Sodium alginate alone decreased tensile strength, as it interferes with protein interactions. A slight increase in tensile strength was observed when 0.13% calcium was added to 0.7% alginate. There was no increase in tensile strength with further increases in alginate. However, an increase in calcium at both levels of alginate tested (0.7% and 1.4%) resulted in an increase in tensile strength. Means and Schmidt (1986) indicated the ideal alginate:calcium ratio was 2.5 g alginate:0.18 g calcium ion. Ensor, Ernst, Sofos, and Schmidt (1986) made accept-able structured turkey meat using 0.4–1.0% sodium alginate, 0.075–0.1875% calcium carbonate, and 0.6% lactate. Later, Ensor, Sofos, and Schmidt (1990) found 0.4% sodium alginate, 0.075% calcium carbonate, and 0.6% lactate were optimal for use in structured meat products. Basic differences in optimal use level will result with different raw materials. As the divalent ion concentration increases, there is an increase in the strength of the alginate gels, resulting from multiple molecular interactions. Along with the increase in gel strength, however, increases in calcium level can also result in an increase in syneresis or purge, as stronger gels will tend to push more water out of the structure. Decreasing the amount of calcium added to the formula will lower the gel strength and reduce the associated syneresis. The gelling mechanism for alginate is well known. However, the extent to which the gelling mechanism is influenced by the presence of muscle proteins has not been elucidated. A few studies have been conducted to determine if proteins are part of the gelling mechanism in meat applications. Imeson, Ledward, and Mitchell (1977) observed considerable changes in UV–visible absorption of myoglobin and serum albumin caused by alginate and certain other polysaccharides. These absorp-tion spectra indicated some type of interaction between alginates and proteins, which the authors attributed to electrostatic forces. Bernal et al. (1987) later confirmed the involvement of electrostatic forces with crude myofibrillar protein.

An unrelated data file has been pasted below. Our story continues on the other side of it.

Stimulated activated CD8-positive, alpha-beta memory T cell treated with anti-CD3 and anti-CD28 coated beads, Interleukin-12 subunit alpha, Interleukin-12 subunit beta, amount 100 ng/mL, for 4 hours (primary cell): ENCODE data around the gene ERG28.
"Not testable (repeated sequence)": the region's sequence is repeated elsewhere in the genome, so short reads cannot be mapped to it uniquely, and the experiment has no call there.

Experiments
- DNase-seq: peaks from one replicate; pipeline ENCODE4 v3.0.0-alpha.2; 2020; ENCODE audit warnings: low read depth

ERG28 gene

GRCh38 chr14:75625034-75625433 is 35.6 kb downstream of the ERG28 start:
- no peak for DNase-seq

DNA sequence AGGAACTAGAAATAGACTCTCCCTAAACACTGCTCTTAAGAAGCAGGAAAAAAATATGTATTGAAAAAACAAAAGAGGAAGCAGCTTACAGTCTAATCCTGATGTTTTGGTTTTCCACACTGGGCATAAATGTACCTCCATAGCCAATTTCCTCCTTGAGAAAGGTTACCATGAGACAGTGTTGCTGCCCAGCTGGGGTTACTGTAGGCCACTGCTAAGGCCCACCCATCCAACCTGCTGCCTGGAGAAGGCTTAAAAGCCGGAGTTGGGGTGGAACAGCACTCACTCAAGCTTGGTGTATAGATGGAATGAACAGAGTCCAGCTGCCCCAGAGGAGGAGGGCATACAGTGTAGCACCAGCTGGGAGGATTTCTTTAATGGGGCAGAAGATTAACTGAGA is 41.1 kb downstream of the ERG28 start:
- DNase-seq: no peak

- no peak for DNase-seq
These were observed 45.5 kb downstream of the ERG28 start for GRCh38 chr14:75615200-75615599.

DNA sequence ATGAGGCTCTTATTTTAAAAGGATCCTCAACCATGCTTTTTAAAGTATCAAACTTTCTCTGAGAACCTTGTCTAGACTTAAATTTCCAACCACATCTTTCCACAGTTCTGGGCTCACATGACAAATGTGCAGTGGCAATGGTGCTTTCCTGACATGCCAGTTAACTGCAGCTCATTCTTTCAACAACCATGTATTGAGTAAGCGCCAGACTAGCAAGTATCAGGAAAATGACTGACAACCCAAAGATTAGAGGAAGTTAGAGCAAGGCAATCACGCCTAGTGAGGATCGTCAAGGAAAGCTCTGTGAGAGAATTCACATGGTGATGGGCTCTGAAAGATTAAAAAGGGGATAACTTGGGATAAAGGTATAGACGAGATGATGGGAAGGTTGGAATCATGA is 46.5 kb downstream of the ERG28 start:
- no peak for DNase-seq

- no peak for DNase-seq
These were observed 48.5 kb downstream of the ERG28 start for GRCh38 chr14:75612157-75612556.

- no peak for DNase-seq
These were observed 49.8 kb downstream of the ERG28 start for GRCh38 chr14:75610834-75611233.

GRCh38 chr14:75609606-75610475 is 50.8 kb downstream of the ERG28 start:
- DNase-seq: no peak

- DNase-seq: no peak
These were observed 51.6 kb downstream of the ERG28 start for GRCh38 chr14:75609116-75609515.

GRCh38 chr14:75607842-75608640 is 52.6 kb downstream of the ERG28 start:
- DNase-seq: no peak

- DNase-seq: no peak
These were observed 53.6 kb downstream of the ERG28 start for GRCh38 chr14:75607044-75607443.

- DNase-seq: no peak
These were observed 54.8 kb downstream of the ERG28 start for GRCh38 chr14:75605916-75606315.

However, Xiong and Blanchard (1993) showed no change in absorption spectra when scanning various combinations of salt-soluble proteins (SSP) and alginate but did find a reduction in the gelling suspension. Offering an explanation for this unpredicted result, the authors surmised that there may be minimal hydrocolloid–protein interactions in the initial phase of SSP gelation (structural unfolding) but, as the gelling point is approached, alginate interferes with the gel network formation. It could also be that alginate has no influence on hydrophobic groups within the protein molecule but has some influence on electrostatic bonding. This influence of alginate could also be observed in the final gelled product as lower gel firmness. Schaake et al. (1993) reported that dried egg albumin did not enhance the performance of the alginate binding system in structured beef steaks, while Ensor, Sofos, and Schmidt (1991) suggested a change in the physical state of proteins in a structured meat system with the addition of algin/calcium as evidenced by differen-tial scanning calorimetry (DSC). Mei, Chan, and Lin (2002) indicated that alginate appeared to protect the myosin heavy chain through heat denaturation, suggesting that the alginate surrounds and protects the protein, and may, consequently, interfere with the protein gelling mechanism. This was also seen in surimi, where alginate provided protection against frozen storage. The interaction between protein and alginate has yet to be completely defined. However, in most cases, higher levels of protein will interfere with the alginate gelling mechanism. Meat products using alginate gel technology should be treated like ground meat from a food safety standpoint (Ortega-Valenzuela, Phebus, & Thippareddi, 2001) and, therefore, should be cooked to internal temperatures that ensure product safety.